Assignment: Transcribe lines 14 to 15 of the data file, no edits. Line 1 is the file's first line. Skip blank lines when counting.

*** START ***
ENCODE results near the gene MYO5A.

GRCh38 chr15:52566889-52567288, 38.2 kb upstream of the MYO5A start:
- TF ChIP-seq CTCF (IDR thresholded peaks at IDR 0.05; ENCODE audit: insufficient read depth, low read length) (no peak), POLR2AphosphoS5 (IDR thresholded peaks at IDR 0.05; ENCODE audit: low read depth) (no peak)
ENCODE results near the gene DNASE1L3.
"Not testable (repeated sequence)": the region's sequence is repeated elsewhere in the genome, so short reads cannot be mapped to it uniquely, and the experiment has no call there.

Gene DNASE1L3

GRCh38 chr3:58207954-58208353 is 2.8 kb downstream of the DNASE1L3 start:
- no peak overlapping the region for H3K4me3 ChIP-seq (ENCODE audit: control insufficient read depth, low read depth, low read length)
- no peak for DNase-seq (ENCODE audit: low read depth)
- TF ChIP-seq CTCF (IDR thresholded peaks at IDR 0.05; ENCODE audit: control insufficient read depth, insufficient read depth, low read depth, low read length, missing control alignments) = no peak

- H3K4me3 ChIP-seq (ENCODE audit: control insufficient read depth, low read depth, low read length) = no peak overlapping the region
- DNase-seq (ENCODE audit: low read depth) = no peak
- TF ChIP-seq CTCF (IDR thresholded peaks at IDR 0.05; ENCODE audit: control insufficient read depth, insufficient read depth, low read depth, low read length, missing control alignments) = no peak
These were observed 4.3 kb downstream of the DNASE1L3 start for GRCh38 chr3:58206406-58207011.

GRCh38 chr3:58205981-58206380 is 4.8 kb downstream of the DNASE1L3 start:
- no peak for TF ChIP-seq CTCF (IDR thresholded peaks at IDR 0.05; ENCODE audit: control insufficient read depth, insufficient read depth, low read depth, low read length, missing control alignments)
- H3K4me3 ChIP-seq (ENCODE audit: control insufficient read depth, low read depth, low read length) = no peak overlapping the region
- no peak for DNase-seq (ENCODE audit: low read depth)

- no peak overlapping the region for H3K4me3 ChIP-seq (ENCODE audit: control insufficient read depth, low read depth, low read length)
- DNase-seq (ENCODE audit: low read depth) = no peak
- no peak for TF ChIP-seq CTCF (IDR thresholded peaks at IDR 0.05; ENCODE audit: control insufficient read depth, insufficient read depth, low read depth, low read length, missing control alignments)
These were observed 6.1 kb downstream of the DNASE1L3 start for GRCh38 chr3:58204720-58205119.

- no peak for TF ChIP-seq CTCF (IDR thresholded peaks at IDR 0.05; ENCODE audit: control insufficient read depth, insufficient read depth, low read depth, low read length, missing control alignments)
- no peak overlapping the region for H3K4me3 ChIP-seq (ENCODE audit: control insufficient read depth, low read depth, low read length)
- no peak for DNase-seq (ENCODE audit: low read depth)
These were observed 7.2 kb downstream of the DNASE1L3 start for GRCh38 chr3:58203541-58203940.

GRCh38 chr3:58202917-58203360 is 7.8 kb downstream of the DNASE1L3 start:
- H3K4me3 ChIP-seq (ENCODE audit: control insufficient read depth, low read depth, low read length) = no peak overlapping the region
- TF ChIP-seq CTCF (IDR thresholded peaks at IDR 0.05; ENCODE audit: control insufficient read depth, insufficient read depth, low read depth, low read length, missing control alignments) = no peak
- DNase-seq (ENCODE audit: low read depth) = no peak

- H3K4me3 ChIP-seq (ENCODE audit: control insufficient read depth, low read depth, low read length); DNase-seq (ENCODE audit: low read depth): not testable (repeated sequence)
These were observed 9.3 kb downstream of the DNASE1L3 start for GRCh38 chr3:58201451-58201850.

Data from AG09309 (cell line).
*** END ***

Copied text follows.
These were observed 4.3 kb downstream of the DNASE1L3 start for GRCh38 chr3:58206406-58207011.

GRCh38 chr3:58205981-58206380 is 4.8 kb downstream of the DNASE1L3 start: